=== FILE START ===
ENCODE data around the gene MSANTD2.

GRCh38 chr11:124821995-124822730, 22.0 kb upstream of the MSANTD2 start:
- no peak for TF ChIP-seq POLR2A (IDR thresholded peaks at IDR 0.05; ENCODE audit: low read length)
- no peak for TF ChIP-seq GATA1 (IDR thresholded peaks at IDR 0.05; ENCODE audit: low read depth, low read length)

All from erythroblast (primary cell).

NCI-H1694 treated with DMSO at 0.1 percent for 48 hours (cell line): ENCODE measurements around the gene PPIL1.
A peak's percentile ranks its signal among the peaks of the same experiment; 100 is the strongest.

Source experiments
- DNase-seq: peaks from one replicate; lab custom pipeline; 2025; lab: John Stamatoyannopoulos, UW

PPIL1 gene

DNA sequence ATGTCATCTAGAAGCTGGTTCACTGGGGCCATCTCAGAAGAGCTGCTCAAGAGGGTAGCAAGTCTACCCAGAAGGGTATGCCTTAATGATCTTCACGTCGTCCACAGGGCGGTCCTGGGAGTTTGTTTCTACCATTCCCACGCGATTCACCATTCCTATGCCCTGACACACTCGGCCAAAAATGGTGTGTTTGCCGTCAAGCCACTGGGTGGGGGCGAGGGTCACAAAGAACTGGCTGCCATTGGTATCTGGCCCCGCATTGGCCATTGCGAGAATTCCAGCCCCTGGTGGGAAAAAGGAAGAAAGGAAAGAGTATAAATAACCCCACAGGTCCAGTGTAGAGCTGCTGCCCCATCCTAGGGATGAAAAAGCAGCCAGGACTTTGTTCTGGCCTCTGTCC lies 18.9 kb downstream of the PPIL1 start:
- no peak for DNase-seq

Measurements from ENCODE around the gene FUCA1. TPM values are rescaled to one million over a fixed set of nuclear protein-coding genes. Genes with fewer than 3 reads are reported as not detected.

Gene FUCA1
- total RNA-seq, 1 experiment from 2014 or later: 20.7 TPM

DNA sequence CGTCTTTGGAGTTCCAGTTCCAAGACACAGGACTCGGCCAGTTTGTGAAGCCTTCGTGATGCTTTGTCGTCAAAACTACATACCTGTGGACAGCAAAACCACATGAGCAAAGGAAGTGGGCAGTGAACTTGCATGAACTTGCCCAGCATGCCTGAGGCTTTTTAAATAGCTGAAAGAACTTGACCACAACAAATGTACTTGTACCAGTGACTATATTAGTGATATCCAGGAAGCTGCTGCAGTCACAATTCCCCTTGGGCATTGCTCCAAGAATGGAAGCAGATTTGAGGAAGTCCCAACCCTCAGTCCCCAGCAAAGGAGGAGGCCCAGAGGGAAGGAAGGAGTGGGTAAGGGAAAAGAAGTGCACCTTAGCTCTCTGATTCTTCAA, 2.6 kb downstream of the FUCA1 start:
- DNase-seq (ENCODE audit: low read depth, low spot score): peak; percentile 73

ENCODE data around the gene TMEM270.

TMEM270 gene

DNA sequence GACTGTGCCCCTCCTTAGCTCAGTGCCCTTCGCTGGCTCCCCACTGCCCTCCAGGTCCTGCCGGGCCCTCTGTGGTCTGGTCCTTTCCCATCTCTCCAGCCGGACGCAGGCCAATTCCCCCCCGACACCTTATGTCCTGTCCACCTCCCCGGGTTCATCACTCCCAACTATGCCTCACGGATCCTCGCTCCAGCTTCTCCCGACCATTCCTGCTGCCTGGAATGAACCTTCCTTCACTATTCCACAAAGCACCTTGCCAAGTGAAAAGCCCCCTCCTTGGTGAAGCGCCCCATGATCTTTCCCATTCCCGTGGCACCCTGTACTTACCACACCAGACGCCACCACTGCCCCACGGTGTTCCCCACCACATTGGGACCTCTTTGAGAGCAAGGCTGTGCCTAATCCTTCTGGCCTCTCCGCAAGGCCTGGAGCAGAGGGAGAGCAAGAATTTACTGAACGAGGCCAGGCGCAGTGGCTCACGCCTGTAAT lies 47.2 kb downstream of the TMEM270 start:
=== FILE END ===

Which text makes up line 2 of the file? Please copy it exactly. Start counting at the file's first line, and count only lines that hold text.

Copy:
GRCh38 chr11:124821995-124822730, 22.0 kb upstream of the MSANTD2 start: